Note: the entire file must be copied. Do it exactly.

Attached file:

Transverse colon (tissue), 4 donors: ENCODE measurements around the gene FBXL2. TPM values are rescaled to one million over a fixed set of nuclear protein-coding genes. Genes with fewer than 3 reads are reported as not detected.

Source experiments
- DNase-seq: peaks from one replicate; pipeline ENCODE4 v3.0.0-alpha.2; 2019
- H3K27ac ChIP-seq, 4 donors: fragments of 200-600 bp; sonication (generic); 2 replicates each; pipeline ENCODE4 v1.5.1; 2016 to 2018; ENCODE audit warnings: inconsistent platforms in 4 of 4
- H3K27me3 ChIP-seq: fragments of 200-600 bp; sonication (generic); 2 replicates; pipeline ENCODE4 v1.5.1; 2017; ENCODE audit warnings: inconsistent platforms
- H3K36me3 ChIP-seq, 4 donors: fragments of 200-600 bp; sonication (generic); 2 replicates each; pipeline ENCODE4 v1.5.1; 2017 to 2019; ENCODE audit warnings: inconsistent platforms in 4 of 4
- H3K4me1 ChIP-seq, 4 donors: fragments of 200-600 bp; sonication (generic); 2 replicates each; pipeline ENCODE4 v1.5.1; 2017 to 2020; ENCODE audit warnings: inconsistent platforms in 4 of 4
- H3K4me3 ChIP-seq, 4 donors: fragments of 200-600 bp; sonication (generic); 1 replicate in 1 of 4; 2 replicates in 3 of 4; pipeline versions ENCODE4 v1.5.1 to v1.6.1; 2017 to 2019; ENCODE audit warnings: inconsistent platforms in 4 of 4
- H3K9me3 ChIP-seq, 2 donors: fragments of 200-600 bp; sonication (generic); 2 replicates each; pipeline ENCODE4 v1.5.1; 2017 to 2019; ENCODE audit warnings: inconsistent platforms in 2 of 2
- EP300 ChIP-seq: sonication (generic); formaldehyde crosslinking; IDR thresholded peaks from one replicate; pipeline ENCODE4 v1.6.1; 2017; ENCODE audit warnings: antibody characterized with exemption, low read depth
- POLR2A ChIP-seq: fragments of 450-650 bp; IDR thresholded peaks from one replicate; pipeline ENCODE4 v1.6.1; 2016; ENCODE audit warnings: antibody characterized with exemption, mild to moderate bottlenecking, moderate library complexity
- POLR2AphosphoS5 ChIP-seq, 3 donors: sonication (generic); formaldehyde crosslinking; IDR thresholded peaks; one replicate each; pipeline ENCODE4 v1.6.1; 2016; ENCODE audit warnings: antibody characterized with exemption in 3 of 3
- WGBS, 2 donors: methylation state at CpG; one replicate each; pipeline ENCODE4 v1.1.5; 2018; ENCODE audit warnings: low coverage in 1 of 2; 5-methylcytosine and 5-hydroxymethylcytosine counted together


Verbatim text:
Transverse colon (tissue), 4 donors: ENCODE measurements around the gene FBXL2. TPM values are rescaled to one million over a fixed set of nuclear protein-coding genes. Genes with fewer than 3 reads are reported as not detected.

Source experiments
- DNase-seq: peaks from one replicate; pipeline ENCODE4 v3.0.0-alpha.2; 2019
- H3K27ac ChIP-seq, 4 donors: fragments of 200-600 bp; sonication (generic); 2 replicates each; pipeline ENCODE4 v1.5.1; 2016 to 2018; ENCODE audit warnings: inconsistent platforms in 4 of 4
- H3K27me3 ChIP-seq: fragments of 200-600 bp; sonication (generic); 2 replicates; pipeline ENCODE4 v1.5.1; 2017; ENCODE audit warnings: inconsistent platforms
- H3K36me3 ChIP-seq, 4 donors: fragments of 200-600 bp; sonication (generic); 2 replicates each; pipeline ENCODE4 v1.5.1; 2017 to 2019; ENCODE audit warnings: inconsistent platforms in 4 of 4
- H3K4me1 ChIP-seq, 4 donors: fragments of 200-600 bp; sonication (generic); 2 replicates each; pipeline ENCODE4 v1.5.1; 2017 to 2020; ENCODE audit warnings: inconsistent platforms in 4 of 4
- H3K4me3 ChIP-seq, 4 donors: fragments of 200-600 bp; sonication (generic); 1 replicate in 1 of 4; 2 replicates in 3 of 4; pipeline versions ENCODE4 v1.5.1 to v1.6.1; 2017 to 2019; ENCODE audit warnings: inconsistent platforms in 4 of 4
- H3K9me3 ChIP-seq, 2 donors: fragments of 200-600 bp; sonication (generic); 2 replicates each; pipeline ENCODE4 v1.5.1; 2017 to 2019; ENCODE audit warnings: inconsistent platforms in 2 of 2
- EP300 ChIP-seq: sonication (generic); formaldehyde crosslinking; IDR thresholded peaks from one replicate; pipeline ENCODE4 v1.6.1; 2017; ENCODE audit warnings: antibody characterized with exemption, low read depth
- POLR2A ChIP-seq: fragments of 450-650 bp; IDR thresholded peaks from one replicate; pipeline ENCODE4 v1.6.1; 2016; ENCODE audit warnings: antibody characterized with exemption, mild to moderate bottlenecking, moderate library complexity
- POLR2AphosphoS5 ChIP-seq, 3 donors: sonication (generic); formaldehyde crosslinking; IDR thresholded peaks; one replicate each; pipeline ENCODE4 v1.6.1; 2016; ENCODE audit warnings: antibody characterized with exemption in 3 of 3
- WGBS, 2 donors: methylation state at CpG; one replicate each; pipeline ENCODE4 v1.1.5; 2018; ENCODE audit warnings: low coverage in 1 of 2; 5-methylcytosine and 5-hydroxymethylcytosine counted together